The Clinton Breach: Like Manning, Snowden, and the OPM Hack, the Mishandling of Diplomatic Communications Is a Counterintelligence Breach

Nicholas Hanlon
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Posted: Sep 08, 2015 2:29 PM
The Clinton Breach: Like Manning, Snowden, and the OPM Hack, the Mishandling of Diplomatic Communications Is a Counterintelligence Breach

Foreign spies now know more about Hilary Clinton's approach to foreign policy than U.S. voters do and intelligence about what diplomats think is valuable currency in the world of intelligence. Assume, for example, that Russian intelligence either possessed Wikileak cables of the Secretary of State's views on negotiating with the Taliban or that Russia’s intelligence services had already waltzed through Hillary Clinton's un-encrypted server back in 2009. Letting the Taliban know how urgently the U.S. wanted to cut a deal would automatically have put the Taliban in a stronger negotiating position. It would have been a no-brainer for Russian intelligence to pass that information on to Qatari intelligence or the Taliban either directly or indirectly.

That is a hypothetical but look what happened in real life. The Bergdahl deal went down after Clinton left office but she was able to control how U.S. voters saw her role through her post-State Department autobiography. Clinton made it look like she was the proponent of a tougher deal after seeing how the actual deal played out in the press. Who knows the truth? Maybe the Russians.

The former head of Taliban intelligence himself, Abdul Haq Wasiq was released in the Bergdahl deal. If you don't know much about Talibani intelligence, they were wily enough to penetrate the CIA with Jordanian double agent, Humam Khalil Abu-Mulal al-Balawi. Balawi killed 7 CIA employees at Forward Operating Base Chapman in Khost, Afghanistan. That attack occurred in December of 2009, right at the beginning of Secretary Clinton's tenure. The FOB Chapman attack is a true flash point in history for those outside the clandestine world to catch a glimpse of how consequential and potentially lethal a foreign intelligence entity can be.

Such a lesson was clearly lost on then Secretary of State of Clinton, as we learn about how cavalier she was in her correspondence about the the attitudes of U.S. policy with foreign diplomats and intelligence chiefs.

Keep those things in mind as the Clinton email breach unfolds. The Clintonian word parsing has the advantageous effect of making this issue sound as trivial as whether a former Secretary lied or sent classified information on the wrong email address. But the reality is that national security and U.S. foreign policy were automatically compromised and undermined from the start and Secretary Clinton must have known it.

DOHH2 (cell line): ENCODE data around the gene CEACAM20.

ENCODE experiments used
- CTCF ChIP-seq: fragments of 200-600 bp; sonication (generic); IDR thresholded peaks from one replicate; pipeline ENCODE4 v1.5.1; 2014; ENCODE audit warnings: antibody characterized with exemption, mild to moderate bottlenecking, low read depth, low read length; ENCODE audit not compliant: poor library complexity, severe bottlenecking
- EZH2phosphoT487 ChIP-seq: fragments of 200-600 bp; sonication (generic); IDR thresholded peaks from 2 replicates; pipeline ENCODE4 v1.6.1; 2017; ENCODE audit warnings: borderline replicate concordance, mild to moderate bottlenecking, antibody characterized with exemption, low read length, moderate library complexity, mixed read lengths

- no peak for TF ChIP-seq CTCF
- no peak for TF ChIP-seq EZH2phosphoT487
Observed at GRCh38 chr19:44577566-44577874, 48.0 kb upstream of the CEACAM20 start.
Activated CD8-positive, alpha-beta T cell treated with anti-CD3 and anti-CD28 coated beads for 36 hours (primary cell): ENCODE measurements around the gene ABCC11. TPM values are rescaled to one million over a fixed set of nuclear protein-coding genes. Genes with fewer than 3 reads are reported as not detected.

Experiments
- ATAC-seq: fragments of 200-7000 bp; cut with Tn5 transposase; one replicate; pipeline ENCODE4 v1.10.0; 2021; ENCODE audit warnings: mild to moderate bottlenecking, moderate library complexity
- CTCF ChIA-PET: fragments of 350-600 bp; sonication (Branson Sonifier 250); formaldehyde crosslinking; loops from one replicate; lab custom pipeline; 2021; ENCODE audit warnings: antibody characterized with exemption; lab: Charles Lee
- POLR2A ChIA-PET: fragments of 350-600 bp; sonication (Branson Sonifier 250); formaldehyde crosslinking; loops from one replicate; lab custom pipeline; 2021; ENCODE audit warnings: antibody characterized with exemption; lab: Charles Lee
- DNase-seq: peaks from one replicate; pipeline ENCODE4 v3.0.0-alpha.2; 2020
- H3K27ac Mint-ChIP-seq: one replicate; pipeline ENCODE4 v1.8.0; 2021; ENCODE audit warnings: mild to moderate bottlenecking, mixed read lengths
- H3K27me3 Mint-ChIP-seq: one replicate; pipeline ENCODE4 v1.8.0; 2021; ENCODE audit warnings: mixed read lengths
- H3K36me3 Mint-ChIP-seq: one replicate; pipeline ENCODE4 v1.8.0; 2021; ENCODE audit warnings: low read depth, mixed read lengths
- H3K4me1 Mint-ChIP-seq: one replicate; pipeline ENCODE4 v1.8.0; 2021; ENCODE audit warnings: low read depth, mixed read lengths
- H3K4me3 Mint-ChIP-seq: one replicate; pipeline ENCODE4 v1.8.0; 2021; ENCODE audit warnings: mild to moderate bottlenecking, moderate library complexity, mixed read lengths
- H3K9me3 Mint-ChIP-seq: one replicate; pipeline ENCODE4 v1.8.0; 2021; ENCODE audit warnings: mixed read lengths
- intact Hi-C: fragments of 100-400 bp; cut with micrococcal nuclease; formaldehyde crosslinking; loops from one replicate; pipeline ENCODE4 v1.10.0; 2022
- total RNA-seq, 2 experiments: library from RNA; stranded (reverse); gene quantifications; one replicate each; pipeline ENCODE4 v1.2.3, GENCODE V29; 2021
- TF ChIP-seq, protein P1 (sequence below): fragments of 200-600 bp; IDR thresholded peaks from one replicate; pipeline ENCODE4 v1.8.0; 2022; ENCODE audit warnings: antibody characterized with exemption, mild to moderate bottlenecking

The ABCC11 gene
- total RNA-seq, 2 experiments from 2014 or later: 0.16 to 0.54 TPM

The day after the email story broke, back in early March, I happened to be having lunch with a seasoned foreign service officer. He was deeply bothered because he knew immediately from the news that if he had created a similar breach with the same behavior that he would lose his job and be looking at jail time.

The Senate Judiciary Committee has subpoenaed the IT employee who set up the server, Ryan Pagliano, who will reportedly plead the 5th amendment. Now that the FBI investigation is under way, the (metaphorical) tooth pulling process of getting to the truth will be long and drawn out. The primary task now is to do a damage assessment to determine how extensive the breach was. John R. Schindler, former counterintelligence professional and author of the blog 20 Committee noted in a recent Daily Beast article that others in the Administration besides Clinton may be burned by this intelligence breach.

Think about the legacy of U.S. foreign policy from the time that email server was set up. There was the Russian reset, the Crimean invasion, Chinese naval hostility in the Pacific, Benghazi, Boko Haram, Syria, the failure to secure a Status of Forces Agreement in Iraq, followed by ISIS, the Taliban Five-Bergdahl trade, the Iranian nuclear program. Who held the upper hand when it came to the U.S. State Department negotiating these issues? The U.S. or our adversaries? Was it worth exposing U.S. foreign policy to such vulnerabilities by moving diplomatic communiques through a private server?